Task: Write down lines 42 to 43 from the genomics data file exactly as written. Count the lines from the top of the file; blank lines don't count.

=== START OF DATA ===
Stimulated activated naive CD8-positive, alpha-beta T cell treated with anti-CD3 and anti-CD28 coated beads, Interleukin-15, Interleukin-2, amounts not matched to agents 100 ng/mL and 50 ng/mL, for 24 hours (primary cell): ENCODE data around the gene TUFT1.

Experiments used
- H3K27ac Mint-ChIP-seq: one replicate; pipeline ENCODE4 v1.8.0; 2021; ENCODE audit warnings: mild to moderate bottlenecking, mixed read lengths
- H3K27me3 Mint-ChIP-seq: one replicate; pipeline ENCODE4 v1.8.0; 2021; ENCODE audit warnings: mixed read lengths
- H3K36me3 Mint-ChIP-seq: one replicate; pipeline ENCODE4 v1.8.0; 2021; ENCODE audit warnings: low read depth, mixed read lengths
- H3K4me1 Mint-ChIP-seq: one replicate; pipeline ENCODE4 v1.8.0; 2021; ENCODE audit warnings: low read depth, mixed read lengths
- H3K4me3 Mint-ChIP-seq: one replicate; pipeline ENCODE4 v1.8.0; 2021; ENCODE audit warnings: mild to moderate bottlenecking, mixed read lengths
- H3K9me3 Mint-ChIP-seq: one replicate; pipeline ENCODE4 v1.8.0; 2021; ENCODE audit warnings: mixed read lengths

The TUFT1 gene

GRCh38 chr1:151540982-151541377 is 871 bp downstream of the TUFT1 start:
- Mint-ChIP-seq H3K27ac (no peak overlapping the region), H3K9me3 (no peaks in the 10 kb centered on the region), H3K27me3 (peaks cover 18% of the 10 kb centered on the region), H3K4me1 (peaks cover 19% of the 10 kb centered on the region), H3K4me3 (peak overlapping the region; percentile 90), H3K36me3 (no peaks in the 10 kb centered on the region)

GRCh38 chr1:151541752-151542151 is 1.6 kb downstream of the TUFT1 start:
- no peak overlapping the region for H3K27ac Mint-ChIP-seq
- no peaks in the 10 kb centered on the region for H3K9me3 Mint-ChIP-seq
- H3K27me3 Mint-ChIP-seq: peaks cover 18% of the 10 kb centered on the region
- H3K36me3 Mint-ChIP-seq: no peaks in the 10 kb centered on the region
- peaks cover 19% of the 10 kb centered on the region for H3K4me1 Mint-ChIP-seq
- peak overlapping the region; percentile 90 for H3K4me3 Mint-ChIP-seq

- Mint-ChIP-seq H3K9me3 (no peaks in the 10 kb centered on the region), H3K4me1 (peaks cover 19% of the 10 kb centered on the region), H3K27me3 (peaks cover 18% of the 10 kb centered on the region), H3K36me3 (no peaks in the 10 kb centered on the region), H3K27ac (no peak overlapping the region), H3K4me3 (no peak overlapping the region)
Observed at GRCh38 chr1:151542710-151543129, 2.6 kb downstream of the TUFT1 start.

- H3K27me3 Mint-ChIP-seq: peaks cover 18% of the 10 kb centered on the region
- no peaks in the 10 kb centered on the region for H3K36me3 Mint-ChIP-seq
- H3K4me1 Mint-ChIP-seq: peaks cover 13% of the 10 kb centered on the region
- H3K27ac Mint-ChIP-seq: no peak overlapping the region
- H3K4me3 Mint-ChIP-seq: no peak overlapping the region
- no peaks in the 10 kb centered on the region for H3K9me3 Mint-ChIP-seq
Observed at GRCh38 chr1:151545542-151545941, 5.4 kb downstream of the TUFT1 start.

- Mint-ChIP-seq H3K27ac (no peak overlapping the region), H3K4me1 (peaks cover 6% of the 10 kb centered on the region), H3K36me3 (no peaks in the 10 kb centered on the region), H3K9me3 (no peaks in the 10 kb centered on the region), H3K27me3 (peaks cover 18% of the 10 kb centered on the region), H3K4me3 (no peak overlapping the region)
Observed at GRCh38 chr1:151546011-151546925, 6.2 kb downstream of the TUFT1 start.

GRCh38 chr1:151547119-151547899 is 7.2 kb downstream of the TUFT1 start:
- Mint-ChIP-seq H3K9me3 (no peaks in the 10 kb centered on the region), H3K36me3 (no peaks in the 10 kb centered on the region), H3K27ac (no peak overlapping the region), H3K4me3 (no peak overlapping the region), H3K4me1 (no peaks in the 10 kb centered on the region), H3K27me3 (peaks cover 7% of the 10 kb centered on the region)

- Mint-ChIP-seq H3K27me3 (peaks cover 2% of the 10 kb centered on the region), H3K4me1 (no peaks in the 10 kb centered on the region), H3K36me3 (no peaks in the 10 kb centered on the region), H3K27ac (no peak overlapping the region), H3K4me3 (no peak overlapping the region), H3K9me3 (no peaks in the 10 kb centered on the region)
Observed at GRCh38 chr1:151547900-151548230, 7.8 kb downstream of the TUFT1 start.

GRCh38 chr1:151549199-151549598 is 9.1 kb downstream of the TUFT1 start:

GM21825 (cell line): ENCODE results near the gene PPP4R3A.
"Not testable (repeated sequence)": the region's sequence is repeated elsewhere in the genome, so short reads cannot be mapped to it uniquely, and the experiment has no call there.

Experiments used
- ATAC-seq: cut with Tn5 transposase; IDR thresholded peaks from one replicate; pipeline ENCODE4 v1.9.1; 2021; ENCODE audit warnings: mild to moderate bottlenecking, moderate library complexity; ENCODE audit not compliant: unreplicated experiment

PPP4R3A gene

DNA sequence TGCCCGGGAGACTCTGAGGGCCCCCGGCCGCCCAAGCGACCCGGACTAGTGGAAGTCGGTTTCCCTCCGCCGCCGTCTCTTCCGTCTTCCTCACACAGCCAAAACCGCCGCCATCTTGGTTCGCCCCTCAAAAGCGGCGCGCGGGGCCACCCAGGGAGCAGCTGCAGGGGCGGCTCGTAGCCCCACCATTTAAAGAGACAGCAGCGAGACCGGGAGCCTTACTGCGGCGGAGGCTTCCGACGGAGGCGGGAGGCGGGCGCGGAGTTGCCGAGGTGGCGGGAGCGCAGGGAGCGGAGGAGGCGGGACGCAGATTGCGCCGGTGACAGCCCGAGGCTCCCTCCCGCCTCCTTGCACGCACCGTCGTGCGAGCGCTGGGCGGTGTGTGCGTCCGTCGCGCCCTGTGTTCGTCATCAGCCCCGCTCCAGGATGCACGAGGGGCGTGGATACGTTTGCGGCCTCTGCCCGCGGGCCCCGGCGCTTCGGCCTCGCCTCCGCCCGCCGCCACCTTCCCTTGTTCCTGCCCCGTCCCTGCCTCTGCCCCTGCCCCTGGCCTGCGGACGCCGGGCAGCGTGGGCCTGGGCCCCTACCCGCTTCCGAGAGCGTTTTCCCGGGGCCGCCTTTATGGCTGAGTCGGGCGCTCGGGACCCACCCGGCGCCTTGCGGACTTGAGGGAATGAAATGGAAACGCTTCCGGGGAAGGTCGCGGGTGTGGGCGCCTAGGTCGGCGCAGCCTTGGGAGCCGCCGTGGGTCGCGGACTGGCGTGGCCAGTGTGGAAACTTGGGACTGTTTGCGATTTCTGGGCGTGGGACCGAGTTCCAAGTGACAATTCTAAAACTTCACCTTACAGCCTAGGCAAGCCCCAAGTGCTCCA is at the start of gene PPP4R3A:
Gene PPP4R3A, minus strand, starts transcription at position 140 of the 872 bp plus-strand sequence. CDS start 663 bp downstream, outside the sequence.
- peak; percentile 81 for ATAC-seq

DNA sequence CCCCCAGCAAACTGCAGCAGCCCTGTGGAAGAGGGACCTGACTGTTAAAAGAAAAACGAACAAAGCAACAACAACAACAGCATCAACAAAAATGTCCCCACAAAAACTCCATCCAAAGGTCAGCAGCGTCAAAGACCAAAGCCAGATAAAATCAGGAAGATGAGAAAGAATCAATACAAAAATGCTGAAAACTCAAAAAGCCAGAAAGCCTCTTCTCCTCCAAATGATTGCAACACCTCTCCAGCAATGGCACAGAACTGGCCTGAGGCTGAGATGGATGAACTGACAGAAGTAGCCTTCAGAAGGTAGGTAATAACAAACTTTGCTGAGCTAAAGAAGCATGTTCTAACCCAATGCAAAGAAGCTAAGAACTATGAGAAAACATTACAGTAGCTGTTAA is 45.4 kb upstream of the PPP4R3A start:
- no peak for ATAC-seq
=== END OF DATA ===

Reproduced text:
- peak; percentile 81 for ATAC-seq

DNA sequence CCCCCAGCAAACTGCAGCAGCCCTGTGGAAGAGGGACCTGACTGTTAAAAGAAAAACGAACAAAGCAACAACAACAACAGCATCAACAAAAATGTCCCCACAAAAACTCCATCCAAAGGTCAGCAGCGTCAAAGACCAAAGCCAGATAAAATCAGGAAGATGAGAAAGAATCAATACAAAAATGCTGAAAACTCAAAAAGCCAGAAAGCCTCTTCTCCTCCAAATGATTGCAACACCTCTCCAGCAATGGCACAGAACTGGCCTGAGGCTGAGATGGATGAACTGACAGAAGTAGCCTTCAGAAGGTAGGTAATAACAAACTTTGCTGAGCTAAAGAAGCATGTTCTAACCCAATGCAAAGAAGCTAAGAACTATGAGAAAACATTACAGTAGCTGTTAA is 45.4 kb upstream of the PPP4R3A start: